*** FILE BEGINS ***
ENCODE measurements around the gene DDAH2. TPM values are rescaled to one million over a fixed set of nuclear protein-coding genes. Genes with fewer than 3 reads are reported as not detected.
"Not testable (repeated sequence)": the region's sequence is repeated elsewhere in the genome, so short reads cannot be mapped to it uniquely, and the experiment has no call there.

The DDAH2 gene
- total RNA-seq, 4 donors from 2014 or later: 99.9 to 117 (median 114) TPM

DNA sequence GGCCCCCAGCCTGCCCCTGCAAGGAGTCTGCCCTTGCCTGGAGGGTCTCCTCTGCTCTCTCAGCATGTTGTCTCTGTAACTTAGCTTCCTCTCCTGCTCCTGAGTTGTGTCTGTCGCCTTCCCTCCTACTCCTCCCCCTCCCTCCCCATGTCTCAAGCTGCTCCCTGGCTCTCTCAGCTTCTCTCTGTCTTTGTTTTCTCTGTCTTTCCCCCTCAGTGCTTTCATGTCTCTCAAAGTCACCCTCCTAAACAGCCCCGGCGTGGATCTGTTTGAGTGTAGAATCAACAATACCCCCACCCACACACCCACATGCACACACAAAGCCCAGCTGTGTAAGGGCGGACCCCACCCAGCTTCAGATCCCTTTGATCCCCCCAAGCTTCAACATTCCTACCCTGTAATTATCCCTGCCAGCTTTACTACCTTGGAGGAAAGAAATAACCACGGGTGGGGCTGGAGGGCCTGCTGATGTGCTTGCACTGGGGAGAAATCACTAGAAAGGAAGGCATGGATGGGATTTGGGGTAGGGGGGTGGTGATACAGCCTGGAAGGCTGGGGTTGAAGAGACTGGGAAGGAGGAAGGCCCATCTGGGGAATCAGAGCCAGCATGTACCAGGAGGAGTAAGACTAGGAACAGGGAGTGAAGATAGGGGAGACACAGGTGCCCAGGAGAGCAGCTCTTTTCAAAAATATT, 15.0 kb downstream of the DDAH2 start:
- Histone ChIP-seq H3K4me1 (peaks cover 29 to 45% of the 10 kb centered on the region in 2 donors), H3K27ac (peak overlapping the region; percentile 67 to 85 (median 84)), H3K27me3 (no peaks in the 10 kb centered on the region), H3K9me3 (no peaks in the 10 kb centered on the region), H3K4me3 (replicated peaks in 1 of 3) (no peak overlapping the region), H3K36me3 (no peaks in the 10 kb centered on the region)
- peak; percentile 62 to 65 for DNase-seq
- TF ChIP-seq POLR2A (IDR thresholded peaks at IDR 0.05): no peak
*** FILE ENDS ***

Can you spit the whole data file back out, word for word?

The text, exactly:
ENCODE measurements around the gene DDAH2. TPM values are rescaled to one million over a fixed set of nuclear protein-coding genes. Genes with fewer than 3 reads are reported as not detected.
"Not testable (repeated sequence)": the region's sequence is repeated elsewhere in the genome, so short reads cannot be mapped to it uniquely, and the experiment has no call there.

The DDAH2 gene
- total RNA-seq, 4 donors from 2014 or later: 99.9 to 117 (median 114) TPM

DNA sequence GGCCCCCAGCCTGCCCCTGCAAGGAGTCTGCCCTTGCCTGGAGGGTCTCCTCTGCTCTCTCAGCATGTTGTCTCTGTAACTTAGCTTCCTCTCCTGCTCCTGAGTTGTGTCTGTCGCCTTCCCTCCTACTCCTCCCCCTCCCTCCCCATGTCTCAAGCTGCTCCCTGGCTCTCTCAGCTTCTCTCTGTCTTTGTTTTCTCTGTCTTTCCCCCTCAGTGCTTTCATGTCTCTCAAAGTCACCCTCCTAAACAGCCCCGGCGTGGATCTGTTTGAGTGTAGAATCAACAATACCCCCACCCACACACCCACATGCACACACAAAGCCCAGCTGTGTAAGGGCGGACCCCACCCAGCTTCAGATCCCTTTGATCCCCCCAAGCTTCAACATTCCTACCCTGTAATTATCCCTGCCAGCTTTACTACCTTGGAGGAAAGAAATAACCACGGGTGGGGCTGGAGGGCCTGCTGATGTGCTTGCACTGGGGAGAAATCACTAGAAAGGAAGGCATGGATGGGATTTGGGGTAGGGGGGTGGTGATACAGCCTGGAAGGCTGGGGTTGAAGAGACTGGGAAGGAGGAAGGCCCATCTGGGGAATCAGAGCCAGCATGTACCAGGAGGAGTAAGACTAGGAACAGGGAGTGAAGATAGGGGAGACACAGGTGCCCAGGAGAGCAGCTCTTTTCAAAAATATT, 15.0 kb downstream of the DDAH2 start:
- Histone ChIP-seq H3K4me1 (peaks cover 29 to 45% of the 10 kb centered on the region in 2 donors), H3K27ac (peak overlapping the region; percentile 67 to 85 (median 84)), H3K27me3 (no peaks in the 10 kb centered on the region), H3K9me3 (no peaks in the 10 kb centered on the region), H3K4me3 (replicated peaks in 1 of 3) (no peak overlapping the region), H3K36me3 (no peaks in the 10 kb centered on the region)
- peak; percentile 62 to 65 for DNase-seq
- TF ChIP-seq POLR2A (IDR thresholded peaks at IDR 0.05): no peak